Chick-fil-A to Open 1st Mobile Pickup Restaurant March 21

Chick-fil-A to Open 1st Mobile Pickup Restaurant March 21

Manhattan Prototype Is Geared Exclusively for Mobile, Delivery and Takeout Orders

Chick-fil-A’s groundbreaking mobile pickup restaurant will open March 21 on New York City’s Upper East Side. It’s one of two experimental concepts the fast-food brand announced in 2023 and plans to open this year. 

Fast-food restaurants are increasingly catering to mobile customers. In 2021, revenue from restaurants’ digital orders increased by 17%, and comprises about 45% of orders at present. research predicts digital sales will reach 60% to 70% of all orders within the next couple of years. 

Chick-fil-A Mobile Pickup Restaurant

The Chick-fil-A mobile pickup restaurant, located where 79th Street intersects 2nd Avenue, has no seating for diners. However, it does have wide-open pathways for mobile orders and delivery drivers, Nation’s Restaurant News reports. Both paths have status-board screens so drivers and customers can monitor when food is ready for pickup, according to

In an email, Chick-fil-A’s senior principal design lead Nathaniel Cates told NRN that the “status boards will specify each order’s status as ‘preparing’ or ‘ready,’ prompting when the customer or delivery driver should come to the front to mitigate congestion” as well as expedite service. … Although this is a mobile- or delivery-focused experience, the restaurant’s layout ensures that our signature hospitality is at the forefront,” Cates added.

The restaurant will be alerted by geofencing when customers are on their way to streamline service and ensure that each meal is timed in concert with guests’ arrival, according to a report from the National Association of Convenience Stores (NACS). 

So what if a customer didn’t order ahead? A QR code inside the eatery lets him or her place it online after arriving.

Breaking from Chick-fil-A Tradition

This Manhattan concept occupies about 3,500 square feet, NRN said, with most of the space dedicated to a regular-size kitchen and a staging zone. The front area is only about 400 square feet. This new layout is considerably smaller than current Chick-fil-As; the standard-model restaurants generally are 5,000 to 6,500 square feet. 

The NRN report also pointed out that the New York City concept restaurant will have around 40 employees (most in the kitchen, others at the counter), while a traditional-concept Chick-fil-A that just opened in Hawaii has roughly 140 workers. 

Why Start in NYC?

Cates is bullish on the new restaurant model and its Big Apple location. “We know our NYC customers have a strong appetite for convenience and fast service,” NRN quoted him as saying. New Yorkers exceed the national average for digital ordering; Manhattanites’ digital orders make up more than 50% of total sales.

The New York prototype restaurant’s owner-operator is Jared Caldwell, who also owns and runs a nearby Chick-fil-A at 3rd Avenue and 86th Street. “His selection to lead the new concept was a strategic decision to meet the growing demand for digital ordering and provide as many service options as possible to the on-the-go New York City customer base,” Cates told NRN.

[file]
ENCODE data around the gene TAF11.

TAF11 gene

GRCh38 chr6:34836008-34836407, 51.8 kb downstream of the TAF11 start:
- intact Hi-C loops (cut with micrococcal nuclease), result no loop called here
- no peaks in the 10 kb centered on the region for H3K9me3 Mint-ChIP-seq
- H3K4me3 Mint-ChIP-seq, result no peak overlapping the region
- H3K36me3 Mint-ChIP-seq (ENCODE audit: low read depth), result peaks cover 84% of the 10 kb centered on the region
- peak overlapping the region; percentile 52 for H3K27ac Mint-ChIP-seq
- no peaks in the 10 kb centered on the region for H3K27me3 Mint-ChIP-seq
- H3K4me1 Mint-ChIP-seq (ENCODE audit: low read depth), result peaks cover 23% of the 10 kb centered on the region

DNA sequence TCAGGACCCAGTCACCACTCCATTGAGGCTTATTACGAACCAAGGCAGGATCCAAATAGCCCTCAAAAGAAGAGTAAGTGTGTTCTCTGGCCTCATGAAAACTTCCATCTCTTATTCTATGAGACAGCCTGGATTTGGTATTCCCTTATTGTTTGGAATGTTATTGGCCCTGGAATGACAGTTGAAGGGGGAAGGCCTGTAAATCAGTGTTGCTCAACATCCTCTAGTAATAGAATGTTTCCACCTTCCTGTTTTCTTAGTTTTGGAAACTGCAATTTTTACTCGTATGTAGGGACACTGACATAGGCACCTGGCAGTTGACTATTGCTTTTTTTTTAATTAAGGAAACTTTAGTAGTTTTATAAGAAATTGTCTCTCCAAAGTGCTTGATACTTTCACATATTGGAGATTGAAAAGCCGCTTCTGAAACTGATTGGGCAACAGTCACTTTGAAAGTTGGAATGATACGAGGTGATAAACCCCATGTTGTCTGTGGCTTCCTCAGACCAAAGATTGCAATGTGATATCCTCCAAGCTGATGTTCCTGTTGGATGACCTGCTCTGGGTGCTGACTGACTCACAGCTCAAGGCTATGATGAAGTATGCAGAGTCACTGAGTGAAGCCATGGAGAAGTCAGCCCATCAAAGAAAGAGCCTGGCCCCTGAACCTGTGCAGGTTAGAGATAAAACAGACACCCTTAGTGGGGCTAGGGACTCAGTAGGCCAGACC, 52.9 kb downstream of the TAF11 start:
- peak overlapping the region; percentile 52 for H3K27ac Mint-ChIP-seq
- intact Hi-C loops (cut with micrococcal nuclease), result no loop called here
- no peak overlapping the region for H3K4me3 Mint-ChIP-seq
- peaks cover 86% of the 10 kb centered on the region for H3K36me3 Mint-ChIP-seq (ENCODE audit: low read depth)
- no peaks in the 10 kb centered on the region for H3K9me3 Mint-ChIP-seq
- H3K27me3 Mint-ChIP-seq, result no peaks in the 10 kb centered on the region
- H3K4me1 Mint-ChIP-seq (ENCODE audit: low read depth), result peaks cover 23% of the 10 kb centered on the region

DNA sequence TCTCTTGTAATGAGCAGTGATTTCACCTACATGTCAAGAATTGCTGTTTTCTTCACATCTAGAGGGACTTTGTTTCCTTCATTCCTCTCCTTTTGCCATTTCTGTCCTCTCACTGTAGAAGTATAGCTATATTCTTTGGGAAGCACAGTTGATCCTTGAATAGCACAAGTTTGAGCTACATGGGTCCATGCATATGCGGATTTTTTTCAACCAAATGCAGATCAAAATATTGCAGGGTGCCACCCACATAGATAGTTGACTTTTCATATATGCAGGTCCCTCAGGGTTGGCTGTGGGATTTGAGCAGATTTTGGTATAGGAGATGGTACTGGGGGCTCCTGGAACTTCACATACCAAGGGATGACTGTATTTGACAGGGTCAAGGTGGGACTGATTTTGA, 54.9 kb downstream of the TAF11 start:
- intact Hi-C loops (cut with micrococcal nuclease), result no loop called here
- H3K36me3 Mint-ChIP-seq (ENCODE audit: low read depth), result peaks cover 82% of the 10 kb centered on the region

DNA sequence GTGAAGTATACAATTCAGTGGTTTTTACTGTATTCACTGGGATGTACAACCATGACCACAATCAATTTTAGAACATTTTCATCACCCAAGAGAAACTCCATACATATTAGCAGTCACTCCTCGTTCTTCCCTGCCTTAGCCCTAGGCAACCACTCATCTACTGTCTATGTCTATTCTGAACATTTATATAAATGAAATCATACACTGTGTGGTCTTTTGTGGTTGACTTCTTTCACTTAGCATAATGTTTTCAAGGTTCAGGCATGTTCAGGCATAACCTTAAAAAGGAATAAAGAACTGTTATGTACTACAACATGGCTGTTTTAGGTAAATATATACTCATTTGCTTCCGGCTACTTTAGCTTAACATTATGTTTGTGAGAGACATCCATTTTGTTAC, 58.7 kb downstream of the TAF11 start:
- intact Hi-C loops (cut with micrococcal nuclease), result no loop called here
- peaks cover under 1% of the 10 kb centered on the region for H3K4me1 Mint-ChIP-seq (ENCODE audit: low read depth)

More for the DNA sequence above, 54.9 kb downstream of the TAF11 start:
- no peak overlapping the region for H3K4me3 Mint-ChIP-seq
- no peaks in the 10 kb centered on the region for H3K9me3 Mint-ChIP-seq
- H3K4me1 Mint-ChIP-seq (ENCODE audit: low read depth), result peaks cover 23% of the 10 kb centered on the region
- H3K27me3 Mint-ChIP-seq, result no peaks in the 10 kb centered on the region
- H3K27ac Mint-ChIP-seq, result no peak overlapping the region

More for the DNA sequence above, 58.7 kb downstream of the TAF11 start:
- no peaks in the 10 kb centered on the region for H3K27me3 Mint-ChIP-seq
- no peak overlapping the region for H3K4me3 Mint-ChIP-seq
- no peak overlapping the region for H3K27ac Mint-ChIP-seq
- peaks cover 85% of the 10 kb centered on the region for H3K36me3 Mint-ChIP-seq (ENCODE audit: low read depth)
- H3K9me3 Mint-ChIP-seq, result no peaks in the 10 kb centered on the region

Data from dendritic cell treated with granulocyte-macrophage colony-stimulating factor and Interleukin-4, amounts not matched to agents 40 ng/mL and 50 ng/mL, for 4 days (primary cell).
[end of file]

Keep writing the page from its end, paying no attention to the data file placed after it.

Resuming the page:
Chick-fil-A Innovations

In addition to its mobile pickup restaurant, Chick-fil-A has been cooking up other innovations to make the customer experience better. Last year, the company announced an elevated drive-through restaurant concept and debuted dedicated drive-thru lanes for mobile orders at select locations.

Chick-fil-A has more than 3,000 restaurants in 48 states; Washington, D.C.; Puerto Rico; and Canada. In recent years, the franchise has launched approximately 100 units annually. In February of this year, Chick-fil-A made the Forbes second annual Customer Experience All-Stars list, the NACS article noted.

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Mary Vinnedge is an award-winning journalist who has served as editor in chief, managing editor and senior editor at national and regional publications, including SUCCESS and Design NJ magazines. She also held reporting and editing roles at The Dallas Morning News and Charlotte Observer newspapers.

Before Mary began covering franchise news and trends as a staff writer for FranchiseWire and Franchise Consultant Magazine, she developed articles on topics ranging from lifestyle, education, health and science to home projects, horticulture, gardening, interior design and architecture. These articles included her reporting on academic news at her alma mater, Texas A&M University, when Mary worked in the marketing department of the Texas A&M Foundation. She continues to be a news junkie and subscribes to several publications.

Today Mary and her husband are empty nesters living on Galveston Island near Houston. The couple’s blended family – scattered around the United States – includes five children, four grandchildren and two very spoiled, very barky miniature schnauzer rescues.
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